As the last harmonics of my Odyssey faded into the beautiful old assembly hall on the campus of Phillips Exeter Academy on a rainy fall Tuesday night, I exhaled an easy breath and smiled.
The show in the small town of Exeter at one of the most prestigious high schools in the country meant I was one step closer to my goal of singing the Odyssey in all fifty states: New Hampshire became the 37th state in which I'd performed.
It's the first new state I've added since Nebraska and South Dakota in March and the last new state I'll add this year.
By summer of 2019 based on my current bookings (Maryland, Delaware, North Dakota) the count will be at least 40 states and in the last months I've redoubled my efforts to find performance opportunities in the remaining 10 (West Virginia, Utah, New Mexico, Kansas, Oklahoma, Idaho, Wyoming, Oregon, Hawaii, Alaska) with a tentative goal of 2020 to get to all 50.
The show at Phillips Exeter was fantastic. Their Classics Department (5 teachers) is bigger than that of many colleges and universities and buzzing with an energy similar to the Junior Classical League events at which I've played. I got to sit in on three classes (two Latin, one Greek) and have lunch with 30 or so very smart, energetic, and diverse students.
The teachers are a wonderful, invested bunch, and typical of Classicists, polymathic. One teacher and I spent a good hour talking music and geeking out over the artist that did the cover art for much of Jason Molina's catalog.
Something I get asked fairly regularly is if I ever regret not going on with my formal Classics studies, perhaps by pursuing a Master's or even Doctorate degree, and becoming a formal teacher of some sort.
My general answer is no, but visiting a situation like Philips Exeter makes me hesitate before replying.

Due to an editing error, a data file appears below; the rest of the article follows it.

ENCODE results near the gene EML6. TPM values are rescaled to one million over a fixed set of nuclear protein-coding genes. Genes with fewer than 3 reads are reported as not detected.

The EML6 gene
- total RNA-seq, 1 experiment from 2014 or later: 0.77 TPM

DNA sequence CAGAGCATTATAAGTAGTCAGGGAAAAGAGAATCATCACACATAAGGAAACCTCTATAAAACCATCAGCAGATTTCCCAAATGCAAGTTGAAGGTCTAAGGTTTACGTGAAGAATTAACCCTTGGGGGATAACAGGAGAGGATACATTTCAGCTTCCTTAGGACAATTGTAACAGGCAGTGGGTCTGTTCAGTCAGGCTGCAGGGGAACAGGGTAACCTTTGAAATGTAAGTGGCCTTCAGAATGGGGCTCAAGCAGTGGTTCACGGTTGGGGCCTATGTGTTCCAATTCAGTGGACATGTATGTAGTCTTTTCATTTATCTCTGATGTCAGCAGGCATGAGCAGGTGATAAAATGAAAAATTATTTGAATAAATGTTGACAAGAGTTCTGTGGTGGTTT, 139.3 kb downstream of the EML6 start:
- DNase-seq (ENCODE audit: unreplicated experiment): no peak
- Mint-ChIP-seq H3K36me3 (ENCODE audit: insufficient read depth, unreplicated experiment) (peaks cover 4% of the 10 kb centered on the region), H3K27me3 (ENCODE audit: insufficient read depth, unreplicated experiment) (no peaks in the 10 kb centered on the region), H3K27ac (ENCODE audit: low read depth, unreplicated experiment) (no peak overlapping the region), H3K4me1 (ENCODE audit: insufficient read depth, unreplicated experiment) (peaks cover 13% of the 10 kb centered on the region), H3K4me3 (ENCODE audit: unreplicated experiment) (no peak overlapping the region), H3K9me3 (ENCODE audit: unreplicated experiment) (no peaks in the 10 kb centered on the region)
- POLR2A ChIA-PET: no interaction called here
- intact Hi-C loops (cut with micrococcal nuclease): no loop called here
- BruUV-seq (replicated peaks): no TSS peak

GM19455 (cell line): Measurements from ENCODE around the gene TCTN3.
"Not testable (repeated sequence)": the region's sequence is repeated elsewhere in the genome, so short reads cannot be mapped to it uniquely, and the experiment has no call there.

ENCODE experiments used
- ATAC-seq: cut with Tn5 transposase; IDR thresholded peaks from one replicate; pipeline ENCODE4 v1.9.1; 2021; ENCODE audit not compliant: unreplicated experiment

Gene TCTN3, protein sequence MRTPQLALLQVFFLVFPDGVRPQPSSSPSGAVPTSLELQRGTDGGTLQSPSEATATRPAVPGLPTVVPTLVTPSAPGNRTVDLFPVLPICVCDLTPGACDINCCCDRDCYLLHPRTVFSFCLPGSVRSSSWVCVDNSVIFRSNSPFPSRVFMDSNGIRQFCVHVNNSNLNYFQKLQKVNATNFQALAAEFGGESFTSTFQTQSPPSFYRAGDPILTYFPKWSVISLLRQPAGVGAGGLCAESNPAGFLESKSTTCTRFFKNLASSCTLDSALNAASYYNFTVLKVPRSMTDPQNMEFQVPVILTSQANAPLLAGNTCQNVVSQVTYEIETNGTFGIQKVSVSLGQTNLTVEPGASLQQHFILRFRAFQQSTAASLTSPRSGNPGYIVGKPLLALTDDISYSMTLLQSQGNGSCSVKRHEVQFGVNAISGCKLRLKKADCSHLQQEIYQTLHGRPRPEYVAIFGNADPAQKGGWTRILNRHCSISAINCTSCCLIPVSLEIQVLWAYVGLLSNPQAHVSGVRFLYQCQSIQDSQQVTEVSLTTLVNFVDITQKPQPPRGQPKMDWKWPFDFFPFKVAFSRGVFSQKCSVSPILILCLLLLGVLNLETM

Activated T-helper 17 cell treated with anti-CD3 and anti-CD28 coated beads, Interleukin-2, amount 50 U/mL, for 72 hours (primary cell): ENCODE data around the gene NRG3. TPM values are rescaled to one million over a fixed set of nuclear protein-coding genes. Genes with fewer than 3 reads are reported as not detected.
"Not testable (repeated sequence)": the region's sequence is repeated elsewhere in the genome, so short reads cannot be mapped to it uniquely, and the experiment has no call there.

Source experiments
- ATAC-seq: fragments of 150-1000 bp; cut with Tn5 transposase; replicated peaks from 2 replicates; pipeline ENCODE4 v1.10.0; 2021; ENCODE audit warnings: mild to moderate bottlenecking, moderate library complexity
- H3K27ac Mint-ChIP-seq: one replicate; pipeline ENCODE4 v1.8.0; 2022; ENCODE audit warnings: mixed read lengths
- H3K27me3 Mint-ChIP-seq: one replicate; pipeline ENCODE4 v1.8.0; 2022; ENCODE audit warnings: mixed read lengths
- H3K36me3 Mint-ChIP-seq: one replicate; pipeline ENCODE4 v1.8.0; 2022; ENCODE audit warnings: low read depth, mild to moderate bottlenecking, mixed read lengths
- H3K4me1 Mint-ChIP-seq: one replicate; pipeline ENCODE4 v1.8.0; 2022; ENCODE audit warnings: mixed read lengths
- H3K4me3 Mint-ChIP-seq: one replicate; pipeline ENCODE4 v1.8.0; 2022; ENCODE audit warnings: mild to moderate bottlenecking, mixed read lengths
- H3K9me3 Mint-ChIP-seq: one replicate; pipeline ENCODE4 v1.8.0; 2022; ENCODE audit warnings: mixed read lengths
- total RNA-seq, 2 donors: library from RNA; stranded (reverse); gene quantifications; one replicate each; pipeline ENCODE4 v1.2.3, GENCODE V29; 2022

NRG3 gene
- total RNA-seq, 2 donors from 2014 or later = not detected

I know I have something special and unique in my Odyssey, both as a creative property and as an educational tool. Part of my effectiveness as a Classics educator comes from the distance at which I stand from conventional high school and university academia. I look different, sound different, and approach the material differently from how students (and non-students) generally get it and expect to get it.
I know my particular value is in complementing what traditional teachers do and expanding how students view the discipline and material and if I were a in a traditional teaching position, even if I had still created my Odyssey, my performances would be received very differently than they are coming from an full on "outsider."
One of the best lesser characters in The Odyssey is Odysseus' maternal grandfather, Autolycus. He's framed as a mysterious rogue of sorts (connected with Hermes) and he's responsible for giving Odysseus his name (at which time he quips that Odysseus will be the "most hated" of men).
His own name means "Lone Wolf" in ancient Greek.
I think about him a lot as I'm out on my travels going from town to town, state to state, pausing for a day to sing my song and engage in discussion around his grandson's exploits, and then moving on to the next place to do it again.
And the next place.
And the next place.
Lone Wolf has a pretty nice ring to it, actually.